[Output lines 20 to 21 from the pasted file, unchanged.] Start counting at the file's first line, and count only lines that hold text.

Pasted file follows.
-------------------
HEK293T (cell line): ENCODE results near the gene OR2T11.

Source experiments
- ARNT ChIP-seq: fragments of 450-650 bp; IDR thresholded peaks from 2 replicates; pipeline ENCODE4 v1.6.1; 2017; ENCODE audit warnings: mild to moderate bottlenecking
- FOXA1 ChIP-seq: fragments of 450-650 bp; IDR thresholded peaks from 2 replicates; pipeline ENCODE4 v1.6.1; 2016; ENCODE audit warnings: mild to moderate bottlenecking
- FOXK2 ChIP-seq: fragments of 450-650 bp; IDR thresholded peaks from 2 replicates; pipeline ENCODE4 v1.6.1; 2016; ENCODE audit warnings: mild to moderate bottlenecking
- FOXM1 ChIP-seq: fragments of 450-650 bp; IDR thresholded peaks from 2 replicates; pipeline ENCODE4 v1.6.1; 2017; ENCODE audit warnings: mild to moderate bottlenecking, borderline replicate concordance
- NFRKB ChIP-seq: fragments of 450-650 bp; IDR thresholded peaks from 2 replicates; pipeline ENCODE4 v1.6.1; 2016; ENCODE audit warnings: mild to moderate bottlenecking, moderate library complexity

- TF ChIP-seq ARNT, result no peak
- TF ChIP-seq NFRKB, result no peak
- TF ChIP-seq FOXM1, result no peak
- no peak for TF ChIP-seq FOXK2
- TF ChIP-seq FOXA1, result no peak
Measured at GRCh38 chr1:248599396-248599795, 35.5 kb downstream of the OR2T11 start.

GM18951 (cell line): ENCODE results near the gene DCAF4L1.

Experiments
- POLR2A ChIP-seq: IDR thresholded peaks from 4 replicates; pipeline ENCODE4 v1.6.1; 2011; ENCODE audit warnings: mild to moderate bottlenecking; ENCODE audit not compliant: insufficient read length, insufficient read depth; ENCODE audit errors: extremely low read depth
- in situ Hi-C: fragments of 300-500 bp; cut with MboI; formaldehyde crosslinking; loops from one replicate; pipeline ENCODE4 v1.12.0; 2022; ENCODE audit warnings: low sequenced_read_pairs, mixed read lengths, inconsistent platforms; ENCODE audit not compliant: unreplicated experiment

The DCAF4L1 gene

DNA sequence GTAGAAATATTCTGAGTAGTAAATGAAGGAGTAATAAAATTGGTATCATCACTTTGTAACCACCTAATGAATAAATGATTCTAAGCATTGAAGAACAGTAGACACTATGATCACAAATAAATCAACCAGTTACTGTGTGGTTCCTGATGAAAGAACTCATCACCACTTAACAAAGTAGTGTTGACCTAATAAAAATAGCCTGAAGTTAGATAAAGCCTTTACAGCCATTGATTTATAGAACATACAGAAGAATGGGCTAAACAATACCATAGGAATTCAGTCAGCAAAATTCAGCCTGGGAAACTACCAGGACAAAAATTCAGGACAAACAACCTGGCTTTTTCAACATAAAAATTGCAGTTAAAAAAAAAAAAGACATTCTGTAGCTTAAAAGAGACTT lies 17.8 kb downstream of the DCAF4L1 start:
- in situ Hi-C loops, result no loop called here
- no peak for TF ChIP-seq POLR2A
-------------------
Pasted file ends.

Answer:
- in situ Hi-C loops, result no loop called here
- no peak for TF ChIP-seq POLR2A